The Effort to Exonerate Those Executed for Witchcraft in Connecticut Continues
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Anthony Griego’s interest stems in part because of his self-identification as a pagan. “I’m going to tell you why I care,” said Griego. “It’s because of one word: Witch. In all probability, they were Christians, but somebody pointed a finger at them and called them a witch and because of that, they died.” Some fellow pagans use the word “witch” to describe themselves but Griego does not. Too much baggage, he says.
Woodward and Griego agree that the Colonists’ more extreme reactions to witchcraft accusations stemmed from their deep belief in magic. For the Puritans, the Devil literally walked the earth. The Colonists’ New World was a big, scary place, and it wasn’t a big leap to blame crop failure or violent weather on “Old Scratch,” and to react quickly and decisively to counter that evil influence in other beings. “Think if you saw someone walking down your street with an assault rifle,” says Woodward. Wouldn’t you react?
For a while, Griego was joined in his quest by mother and daughter Debra and Addie Avery. In 2005, Addie, a home-schooler, and her mom stumbled across a family member, Mary Sanford, who was convicted of “familiarity with Satan” in 1662 and, according to Tomlinson’s book, most likely hanged. Sanford’s husband, Andrew, a Hartford pump maker, was indicted but not convicted. (He moved to Milford and remarried shortly after her death.) For years, the Averys gamely fielded questions from reporters from around the country, attended conferences, and testified before state legislators to get their ancestor and the others exonerated. Addie Avery even appeared in a dance performance, but now the two have stepped away from the battle. “Tony is full speed ahead,” says Debra Avery, “but after the legislation didn’t go through, we wondered what was supposed to happen after that.”
Debra says she understands that some may see the entire effort as frivolous, but “with all the things that are going on—bullying, things like that—this could be presented as an educational thing,” she says. “But that means someone would have to pull it together.” (Even within Avery’s own family, there’s disagreement over how the accused should be handled. Her aunt, a genealogist, believes the convictions should stand so that no one forgets.)
If Griego is alone in his active pursuit of exoneration, there’s a dedicated group following his progress with interest. Take Lisa Johnson, executive director of Farmington’s Stanley-Whitman House, who helped host the Farmington Witch Project, an event that combined theater, music and history. Johnson’s particularly interested in Mary Barnes, of Farmington. Barnes was hanged in Hartford with two others, a husband and wife who’d been convicted for witchcraft. Johnson has written a series of papers about Barnes, and—with help from a Connecticut Humanities Council grant—compiled a book (with Karyl Evans) of witchcraft trial resources in the state. Though much of the primary information comes from the Wyllys papers, smaller museums and historical societies around the state are gold mines of information, she says. But the more she researches, the harder it is to make blanket statements about the trials.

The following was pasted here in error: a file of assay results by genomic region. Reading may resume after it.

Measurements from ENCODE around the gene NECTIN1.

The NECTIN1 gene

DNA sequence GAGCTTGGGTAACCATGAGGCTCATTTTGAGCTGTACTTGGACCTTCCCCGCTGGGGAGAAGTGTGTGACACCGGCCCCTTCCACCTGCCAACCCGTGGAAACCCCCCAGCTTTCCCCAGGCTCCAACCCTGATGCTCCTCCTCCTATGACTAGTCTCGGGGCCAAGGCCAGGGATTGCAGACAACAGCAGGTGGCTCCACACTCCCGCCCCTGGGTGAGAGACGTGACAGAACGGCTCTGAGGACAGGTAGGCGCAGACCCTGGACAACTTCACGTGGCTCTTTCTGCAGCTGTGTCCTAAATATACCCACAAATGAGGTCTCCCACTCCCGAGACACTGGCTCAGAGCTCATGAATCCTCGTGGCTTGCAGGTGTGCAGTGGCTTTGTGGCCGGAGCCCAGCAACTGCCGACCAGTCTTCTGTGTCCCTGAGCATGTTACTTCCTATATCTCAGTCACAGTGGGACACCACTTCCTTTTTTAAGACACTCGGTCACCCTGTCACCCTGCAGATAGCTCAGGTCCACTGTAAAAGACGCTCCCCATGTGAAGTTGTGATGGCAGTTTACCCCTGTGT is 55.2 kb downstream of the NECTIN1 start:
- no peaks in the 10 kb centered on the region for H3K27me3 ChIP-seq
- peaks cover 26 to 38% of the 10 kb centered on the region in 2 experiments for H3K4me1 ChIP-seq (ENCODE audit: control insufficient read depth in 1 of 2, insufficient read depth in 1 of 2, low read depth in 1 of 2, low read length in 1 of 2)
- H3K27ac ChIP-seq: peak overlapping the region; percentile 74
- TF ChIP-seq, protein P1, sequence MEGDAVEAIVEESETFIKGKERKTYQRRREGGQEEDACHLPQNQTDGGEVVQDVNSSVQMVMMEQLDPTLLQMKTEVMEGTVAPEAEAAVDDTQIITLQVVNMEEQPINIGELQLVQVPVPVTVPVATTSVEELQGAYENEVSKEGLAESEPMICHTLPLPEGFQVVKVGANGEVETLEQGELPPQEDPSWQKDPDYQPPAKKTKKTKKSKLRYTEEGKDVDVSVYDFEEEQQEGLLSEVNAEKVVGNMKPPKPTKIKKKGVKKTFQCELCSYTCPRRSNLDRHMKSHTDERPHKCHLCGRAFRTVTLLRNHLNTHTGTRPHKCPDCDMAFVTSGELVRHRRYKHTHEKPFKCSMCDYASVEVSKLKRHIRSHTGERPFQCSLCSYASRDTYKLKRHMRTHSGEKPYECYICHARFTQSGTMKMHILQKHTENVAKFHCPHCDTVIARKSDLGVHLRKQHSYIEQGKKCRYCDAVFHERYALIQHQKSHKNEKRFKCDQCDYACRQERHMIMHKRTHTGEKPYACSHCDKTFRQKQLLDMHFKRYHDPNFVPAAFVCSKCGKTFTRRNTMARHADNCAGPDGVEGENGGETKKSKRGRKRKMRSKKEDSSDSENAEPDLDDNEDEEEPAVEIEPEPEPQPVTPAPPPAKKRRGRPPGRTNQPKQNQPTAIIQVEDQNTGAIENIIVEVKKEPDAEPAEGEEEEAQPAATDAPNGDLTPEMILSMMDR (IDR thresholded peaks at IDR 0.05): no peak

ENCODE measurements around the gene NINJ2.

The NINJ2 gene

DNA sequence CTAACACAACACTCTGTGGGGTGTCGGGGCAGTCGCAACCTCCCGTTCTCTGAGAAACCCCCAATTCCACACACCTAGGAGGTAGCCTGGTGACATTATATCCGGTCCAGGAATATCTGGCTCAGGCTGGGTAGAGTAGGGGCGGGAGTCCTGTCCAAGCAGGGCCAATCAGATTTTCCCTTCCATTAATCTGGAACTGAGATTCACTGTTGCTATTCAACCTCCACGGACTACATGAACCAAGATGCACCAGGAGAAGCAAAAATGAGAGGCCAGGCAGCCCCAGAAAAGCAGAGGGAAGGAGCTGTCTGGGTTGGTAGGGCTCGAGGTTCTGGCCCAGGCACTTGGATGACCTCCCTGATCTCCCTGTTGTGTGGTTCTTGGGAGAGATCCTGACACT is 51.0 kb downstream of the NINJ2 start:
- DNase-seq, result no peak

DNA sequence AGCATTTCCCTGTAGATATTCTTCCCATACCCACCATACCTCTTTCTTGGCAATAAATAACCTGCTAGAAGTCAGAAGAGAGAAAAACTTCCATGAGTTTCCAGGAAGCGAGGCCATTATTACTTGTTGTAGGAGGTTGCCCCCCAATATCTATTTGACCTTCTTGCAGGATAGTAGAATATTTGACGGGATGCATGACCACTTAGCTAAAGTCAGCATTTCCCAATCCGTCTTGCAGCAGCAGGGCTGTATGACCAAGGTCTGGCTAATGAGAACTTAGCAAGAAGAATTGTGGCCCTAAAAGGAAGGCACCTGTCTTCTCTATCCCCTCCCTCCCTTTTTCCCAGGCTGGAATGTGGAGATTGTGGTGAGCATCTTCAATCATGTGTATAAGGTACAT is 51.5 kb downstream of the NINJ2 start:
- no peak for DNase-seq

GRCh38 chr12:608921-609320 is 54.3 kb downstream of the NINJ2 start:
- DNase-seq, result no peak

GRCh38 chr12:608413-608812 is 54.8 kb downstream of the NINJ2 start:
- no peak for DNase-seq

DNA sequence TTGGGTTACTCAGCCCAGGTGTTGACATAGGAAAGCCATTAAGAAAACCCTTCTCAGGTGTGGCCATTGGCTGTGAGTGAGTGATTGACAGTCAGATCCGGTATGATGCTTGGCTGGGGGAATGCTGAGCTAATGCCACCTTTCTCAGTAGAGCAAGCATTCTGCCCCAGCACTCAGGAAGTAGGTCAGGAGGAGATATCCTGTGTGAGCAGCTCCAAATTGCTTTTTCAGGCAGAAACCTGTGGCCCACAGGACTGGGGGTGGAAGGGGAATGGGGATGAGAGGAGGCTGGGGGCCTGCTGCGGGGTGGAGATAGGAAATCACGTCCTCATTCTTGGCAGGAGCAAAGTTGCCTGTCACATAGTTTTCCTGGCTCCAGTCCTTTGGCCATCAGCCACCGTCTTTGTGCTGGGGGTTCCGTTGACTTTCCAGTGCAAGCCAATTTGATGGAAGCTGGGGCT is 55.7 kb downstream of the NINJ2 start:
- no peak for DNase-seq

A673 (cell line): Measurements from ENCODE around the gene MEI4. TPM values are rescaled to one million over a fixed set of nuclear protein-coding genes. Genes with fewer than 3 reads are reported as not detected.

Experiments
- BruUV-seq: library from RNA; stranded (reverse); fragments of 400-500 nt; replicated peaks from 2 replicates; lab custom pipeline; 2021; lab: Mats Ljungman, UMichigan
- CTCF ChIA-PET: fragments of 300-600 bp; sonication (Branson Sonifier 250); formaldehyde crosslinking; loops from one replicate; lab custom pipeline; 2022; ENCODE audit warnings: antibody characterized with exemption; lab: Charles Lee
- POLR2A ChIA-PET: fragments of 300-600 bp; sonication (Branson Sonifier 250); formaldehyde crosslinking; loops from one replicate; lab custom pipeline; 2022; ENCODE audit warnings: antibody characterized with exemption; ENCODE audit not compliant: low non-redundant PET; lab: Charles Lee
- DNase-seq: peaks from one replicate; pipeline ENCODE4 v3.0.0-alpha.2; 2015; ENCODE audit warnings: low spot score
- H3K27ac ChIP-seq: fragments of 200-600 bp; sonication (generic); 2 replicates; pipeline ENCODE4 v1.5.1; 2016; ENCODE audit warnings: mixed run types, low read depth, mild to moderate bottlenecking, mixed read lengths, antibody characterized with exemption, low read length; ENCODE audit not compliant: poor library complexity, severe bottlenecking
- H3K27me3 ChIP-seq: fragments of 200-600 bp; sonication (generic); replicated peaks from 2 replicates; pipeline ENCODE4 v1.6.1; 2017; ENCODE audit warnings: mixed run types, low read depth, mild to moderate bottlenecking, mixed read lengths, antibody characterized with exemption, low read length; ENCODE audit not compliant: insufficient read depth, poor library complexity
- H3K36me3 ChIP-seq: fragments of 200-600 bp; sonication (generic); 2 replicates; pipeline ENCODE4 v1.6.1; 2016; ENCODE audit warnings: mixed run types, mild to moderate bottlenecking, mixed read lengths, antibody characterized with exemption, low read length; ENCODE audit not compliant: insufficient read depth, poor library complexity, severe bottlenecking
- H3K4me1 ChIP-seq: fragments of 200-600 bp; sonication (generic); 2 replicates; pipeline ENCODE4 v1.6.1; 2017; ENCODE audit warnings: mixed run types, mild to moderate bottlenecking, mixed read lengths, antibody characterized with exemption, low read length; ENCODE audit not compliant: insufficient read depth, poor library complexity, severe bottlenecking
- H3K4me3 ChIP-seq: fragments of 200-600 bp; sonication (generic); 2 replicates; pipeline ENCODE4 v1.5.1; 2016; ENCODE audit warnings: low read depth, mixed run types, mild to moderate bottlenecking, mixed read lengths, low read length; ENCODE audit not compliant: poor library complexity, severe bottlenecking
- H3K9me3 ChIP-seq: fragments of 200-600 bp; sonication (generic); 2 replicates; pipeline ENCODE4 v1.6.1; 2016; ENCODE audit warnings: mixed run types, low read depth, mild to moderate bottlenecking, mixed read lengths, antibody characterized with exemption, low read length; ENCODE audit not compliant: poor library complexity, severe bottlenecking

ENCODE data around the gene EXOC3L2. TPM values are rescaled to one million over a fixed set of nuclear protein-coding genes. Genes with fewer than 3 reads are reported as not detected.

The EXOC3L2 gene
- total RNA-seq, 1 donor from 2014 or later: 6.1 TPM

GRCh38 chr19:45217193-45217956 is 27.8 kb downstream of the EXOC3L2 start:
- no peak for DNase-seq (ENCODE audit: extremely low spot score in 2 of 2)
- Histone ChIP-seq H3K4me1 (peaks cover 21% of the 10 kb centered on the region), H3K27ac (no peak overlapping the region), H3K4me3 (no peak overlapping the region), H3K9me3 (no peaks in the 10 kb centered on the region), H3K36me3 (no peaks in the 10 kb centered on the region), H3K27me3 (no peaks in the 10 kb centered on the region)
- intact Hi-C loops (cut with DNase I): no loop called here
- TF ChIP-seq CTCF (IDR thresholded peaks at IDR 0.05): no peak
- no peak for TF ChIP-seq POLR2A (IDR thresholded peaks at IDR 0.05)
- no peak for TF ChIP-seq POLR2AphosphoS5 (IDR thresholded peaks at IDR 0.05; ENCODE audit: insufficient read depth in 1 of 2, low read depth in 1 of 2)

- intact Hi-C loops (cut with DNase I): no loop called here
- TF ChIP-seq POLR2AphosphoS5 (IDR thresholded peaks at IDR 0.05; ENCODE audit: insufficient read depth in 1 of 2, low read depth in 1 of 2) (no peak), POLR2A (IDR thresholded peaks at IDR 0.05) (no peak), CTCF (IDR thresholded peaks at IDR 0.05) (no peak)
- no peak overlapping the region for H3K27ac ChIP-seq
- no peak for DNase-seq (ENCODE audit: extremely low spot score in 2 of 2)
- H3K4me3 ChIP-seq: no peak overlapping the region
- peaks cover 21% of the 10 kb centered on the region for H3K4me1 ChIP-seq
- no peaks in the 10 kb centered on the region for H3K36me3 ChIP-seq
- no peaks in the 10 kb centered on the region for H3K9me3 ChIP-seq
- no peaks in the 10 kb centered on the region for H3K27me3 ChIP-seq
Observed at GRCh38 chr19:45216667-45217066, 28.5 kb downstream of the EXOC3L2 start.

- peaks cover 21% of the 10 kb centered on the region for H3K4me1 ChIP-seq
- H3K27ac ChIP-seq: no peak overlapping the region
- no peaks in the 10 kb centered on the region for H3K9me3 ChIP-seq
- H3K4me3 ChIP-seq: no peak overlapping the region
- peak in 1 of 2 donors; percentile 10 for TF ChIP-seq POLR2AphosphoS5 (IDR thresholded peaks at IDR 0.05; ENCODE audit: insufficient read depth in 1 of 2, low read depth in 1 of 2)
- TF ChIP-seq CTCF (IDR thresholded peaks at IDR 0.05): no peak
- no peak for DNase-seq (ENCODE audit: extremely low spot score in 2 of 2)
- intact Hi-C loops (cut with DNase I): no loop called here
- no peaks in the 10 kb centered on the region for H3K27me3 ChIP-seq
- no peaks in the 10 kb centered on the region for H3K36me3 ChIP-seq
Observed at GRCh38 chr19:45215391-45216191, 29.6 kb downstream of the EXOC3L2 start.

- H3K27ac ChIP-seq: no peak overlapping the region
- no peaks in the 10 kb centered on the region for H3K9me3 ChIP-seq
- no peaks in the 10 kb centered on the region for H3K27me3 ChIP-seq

“Most of these were middle-aged women who had outlived their biological usefulness, many had property,” says Johnson. “But when you start getting into individual cases, it becomes harder to generalize.”
Judy Dworin, Trinity College dance professor and founder of the Judy Dworin Performance Project, has incorporated the trials in her work, first with the multimedia piece “Burning” in the ’90s, and more recently with “The Witching Hour” (the one Addie Avery appeared in), which won an award from the American Association for State and Local History. Dworin’s planning to restage that piece in November. [Editor's note: "The Witching Hour" will be presented at the Wadsworth Atheneum in Hartford on Nov. 1 & 2.]
She took some of her inspiration from Katherine Harrison, a Wethersfield herbalist who was tried in 1669. “I felt that I got to know her more than the others,” Dworin says. “She gave voice to everyone else.”
For Dworin, the lessons from the witch trials are plenty applicable today. “I think they stand as a symbol for us to really look at what we can do as a group, as a mob,” she says.
Though her death sentence was overturned, Harrison, a former house servant who rose to become a landowner, was probably indicted for precisely the reason she’s a historical favorite: She spoke her mind. “I love that she called one of the people organizing her harassment, Michael Griswold, a ‘liar,’” says Tomlinson. Harrison also called Griswold’s wife a “savage whore.”
How can you not admire a woman like that?
Griego says he’ll keep pushing for those who weren’t as lucky. “Down the road at some point, I think the state is going to have to say, ‘This is a dark part of our history. The people did what they did because of what they believed at the time. We’re sorry for that. Let’s move on.’”